conditions from each system. The process for creating the global joint stiffness is the same as outlined in Section 4.13 with four modifications. First,
the released member stiffness matrix should be used for the appropriate
members in step one. Second, if a released member has a member load the
fixed-end forces and moments must be modified. These modified forces
and moments can be found in most structural analysis textbooks. Third, the
released member stiffness matrix should be used to solve for the local member forces in step six. Lastly, the modified fixed-end forces and moments
must be added to the local member end forces and moments in step six. The
following exampleuses a released member to model a structure.

218NUMERICAL STRUCTURAL ANALYSIS

Example5.3 Member stiffness


Determine the global joint deformations, support reactions, and local
member forces for the pin-connected bracing structure loaded as shown
in Figure5.5.
The area of each member, Ax, is 20 in2, the moment of inertia, Iz, is
1,000 in4, and the modulus of elasticity, E, is 10,000 ksi. Note the structure
is in the X-Y coordinated system and the numbering system is shown.
1.5 k/ft
4
8 ft

Hinge

3
X

2
3

12 ft

8 ft

12 ft

Figure5.5. Example5.3 Member stiffness.

The member stiffness for each member is first found from Equation 4.34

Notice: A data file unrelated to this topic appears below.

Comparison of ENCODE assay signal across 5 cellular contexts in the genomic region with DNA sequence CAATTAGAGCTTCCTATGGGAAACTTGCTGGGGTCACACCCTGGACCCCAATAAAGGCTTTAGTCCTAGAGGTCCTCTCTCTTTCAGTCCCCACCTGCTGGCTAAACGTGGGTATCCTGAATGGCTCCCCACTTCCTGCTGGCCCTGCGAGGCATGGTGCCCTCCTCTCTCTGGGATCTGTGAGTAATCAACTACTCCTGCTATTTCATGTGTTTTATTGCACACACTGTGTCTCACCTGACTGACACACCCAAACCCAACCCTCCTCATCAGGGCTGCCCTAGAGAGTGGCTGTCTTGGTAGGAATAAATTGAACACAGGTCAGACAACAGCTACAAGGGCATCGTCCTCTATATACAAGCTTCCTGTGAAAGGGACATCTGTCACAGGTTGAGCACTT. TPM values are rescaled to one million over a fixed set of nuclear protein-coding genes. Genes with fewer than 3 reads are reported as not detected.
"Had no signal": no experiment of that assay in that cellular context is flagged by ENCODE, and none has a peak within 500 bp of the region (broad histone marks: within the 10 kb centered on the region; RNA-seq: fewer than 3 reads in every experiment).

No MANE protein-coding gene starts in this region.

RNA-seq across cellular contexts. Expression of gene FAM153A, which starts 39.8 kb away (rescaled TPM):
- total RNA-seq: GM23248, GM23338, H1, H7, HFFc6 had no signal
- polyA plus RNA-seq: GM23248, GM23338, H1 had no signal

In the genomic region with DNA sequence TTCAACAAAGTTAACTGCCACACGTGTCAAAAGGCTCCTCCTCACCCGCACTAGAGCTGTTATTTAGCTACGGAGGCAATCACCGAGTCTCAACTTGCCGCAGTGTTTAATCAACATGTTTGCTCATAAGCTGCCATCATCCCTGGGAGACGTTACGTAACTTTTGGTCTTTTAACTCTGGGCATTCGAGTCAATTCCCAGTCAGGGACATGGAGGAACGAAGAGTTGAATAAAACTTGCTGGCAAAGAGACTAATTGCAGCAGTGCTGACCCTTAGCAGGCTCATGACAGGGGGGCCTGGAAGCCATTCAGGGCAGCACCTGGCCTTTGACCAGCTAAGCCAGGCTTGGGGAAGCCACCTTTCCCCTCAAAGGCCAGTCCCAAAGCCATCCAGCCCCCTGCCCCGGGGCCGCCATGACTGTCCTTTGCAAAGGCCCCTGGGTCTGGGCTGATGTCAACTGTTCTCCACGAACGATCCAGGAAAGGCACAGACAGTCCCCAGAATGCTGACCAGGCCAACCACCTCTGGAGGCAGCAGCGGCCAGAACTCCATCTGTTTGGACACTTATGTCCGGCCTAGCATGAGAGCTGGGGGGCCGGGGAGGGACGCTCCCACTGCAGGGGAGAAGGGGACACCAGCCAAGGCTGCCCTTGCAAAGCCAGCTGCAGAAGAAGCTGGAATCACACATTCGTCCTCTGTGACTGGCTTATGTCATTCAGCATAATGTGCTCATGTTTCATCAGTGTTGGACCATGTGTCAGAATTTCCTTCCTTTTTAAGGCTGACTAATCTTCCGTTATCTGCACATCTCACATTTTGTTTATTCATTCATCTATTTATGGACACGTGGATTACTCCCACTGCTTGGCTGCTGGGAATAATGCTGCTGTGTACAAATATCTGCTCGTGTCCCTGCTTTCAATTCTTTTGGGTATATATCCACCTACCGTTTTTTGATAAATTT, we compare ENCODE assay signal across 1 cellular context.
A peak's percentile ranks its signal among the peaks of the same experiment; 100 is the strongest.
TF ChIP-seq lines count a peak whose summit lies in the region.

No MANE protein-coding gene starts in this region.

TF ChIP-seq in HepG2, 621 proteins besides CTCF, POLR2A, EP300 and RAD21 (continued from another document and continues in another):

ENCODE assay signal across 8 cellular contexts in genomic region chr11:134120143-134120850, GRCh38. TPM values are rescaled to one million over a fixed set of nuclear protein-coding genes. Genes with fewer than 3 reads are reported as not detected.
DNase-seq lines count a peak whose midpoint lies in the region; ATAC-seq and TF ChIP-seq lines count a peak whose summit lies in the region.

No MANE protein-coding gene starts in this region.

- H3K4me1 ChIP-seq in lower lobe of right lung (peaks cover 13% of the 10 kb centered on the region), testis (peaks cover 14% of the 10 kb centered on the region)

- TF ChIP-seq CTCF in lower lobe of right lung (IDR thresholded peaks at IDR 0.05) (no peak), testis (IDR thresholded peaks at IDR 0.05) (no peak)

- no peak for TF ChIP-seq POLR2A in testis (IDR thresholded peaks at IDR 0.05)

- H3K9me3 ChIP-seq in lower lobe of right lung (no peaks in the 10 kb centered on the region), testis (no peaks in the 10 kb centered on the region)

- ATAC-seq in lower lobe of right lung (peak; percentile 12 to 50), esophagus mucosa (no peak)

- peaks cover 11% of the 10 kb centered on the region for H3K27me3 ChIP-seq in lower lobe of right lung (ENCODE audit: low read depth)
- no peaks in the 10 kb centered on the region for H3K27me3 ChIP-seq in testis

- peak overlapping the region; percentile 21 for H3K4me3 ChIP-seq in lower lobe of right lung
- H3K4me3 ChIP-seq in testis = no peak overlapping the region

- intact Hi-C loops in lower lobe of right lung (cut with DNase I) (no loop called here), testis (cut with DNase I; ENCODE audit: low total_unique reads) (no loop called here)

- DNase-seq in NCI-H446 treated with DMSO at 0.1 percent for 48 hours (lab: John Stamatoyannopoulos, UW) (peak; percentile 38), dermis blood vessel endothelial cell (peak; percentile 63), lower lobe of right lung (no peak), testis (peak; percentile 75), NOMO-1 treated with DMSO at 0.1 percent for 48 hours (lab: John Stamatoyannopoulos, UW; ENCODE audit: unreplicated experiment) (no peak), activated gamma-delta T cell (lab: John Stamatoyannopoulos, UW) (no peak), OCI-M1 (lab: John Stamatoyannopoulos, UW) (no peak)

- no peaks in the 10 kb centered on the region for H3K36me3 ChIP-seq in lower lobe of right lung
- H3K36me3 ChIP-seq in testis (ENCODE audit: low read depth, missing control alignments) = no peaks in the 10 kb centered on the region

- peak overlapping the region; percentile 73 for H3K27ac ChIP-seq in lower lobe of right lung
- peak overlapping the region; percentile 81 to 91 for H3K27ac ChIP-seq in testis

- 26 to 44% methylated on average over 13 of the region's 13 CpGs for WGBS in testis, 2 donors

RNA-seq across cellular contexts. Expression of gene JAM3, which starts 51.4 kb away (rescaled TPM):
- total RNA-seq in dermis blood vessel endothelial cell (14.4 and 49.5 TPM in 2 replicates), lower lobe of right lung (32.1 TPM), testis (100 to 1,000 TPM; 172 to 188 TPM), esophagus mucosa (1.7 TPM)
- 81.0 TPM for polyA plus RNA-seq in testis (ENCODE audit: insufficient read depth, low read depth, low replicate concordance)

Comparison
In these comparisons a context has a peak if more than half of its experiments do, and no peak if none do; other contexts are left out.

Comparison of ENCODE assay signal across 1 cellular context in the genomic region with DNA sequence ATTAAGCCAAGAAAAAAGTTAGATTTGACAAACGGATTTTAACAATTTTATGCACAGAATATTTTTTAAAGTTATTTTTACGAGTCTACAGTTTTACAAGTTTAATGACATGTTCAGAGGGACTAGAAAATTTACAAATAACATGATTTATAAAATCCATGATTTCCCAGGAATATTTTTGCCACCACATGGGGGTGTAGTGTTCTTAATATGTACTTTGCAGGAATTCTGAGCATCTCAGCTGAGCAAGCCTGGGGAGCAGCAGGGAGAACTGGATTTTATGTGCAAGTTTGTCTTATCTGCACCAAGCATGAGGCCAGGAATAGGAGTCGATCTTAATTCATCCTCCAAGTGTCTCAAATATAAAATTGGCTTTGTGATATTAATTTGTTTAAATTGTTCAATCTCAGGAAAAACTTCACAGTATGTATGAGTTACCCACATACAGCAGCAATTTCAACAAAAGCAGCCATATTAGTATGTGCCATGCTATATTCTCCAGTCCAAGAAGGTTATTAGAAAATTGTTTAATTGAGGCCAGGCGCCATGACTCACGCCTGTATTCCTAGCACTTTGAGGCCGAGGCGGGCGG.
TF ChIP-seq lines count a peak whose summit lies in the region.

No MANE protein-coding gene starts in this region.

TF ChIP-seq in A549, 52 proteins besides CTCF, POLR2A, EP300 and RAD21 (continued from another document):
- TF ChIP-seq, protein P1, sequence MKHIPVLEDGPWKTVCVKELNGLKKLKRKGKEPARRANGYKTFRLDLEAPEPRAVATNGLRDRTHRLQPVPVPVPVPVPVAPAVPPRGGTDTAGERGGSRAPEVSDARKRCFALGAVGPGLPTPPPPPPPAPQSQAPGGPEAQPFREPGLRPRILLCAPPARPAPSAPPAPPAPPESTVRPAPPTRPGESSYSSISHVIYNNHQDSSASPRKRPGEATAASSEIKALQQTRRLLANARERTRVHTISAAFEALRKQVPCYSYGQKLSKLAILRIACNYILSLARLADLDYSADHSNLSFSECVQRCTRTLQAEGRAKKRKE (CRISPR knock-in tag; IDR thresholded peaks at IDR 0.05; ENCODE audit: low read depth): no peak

(step 1). Member 2 will have a released stiffness matrix and will be created last. Selecting member 2 instead of member 1 will result in not having
to use modified fixed-end forces and moments.
K g = [ R ] [ K m ][ R ]
T

K g = [a ] [ K m ][a ]
T

Using the local member stiffness for the X-Y system from Section 4.11,
which has translation in the x and y directions and rotation about the z direction, the rotation transformation of members will be about the z-axis or a.

[a ]T

cos -sin
sin cos

0
0
=
0
0
0
0

0
0

AE
L
0
0

0
0
0
0
0
0
1
0
0
0 cos -sin
0 sin cos
0
0
0

12 EI z
L3
6 EI z

6 EI z
L2
4 EI z

AE
L
0
0

0
0
0

0
0

1
0
12 EI z
L3
6 EI
2z

6 EI z
L2

2 EI z

[a ]T

cos -sin
sin cos

0
0
=
0
0
0
0

0
0

0
0
0
0
0
0
0
0
1
0
0
0

0 cos -sin 0
0 Advanced
sin cosStructural
0
Stiffness

0
0
0
1

AE
AE

0
0
0
L
L

12 EI z
6 EI z
12 EI
0
3 z
0

L2
L
L3

6
6
EI
4
EI
EI
z
z
0
2z
0

L
L2
L
[ K m ] = AE
AE

0
0
0
L
L

12 EI
6 EI
12 EI z
0
3 z 2z
0
L
L
L3

6 EI
6 EI z
2 EI z
2z
0
0
L

L2
L
0
0
0
cos sin 0
sin cos 0
0
0
0

0
0
1
0
0
0
[a ] = 0

0
0 cos sin 0

0
0
0 sin cos 0

0
0
0
0
1
0

219

6 EI z
L2

2 EI z
L

6 EI z
2
L
4 EI z

L
0

Members 1, 4, and 5 are already in the global system and do not need
rotation. Selecting the left end as the i-end, the rotation is 0. Tables 5.3
through 5.5 contain the local member stiffness matrices, the rotations
matrices, a and aT, and the global member stiffness matrices.
K 22

[K ] = K
21

12

K 44

[K ] = K
42

24

K 55

[K ] = K
53

35

K 21
K11
K 42
K 22
K 53
K 33

Member 3 is vertical and selecting the bottom end as the i-end, the rotation
is 90. Table5.6 contains the local member stiffness matrix, the rotations
matrices, a and aT, and the global member stiffness matrix.
K 33

[K ] = K
32

23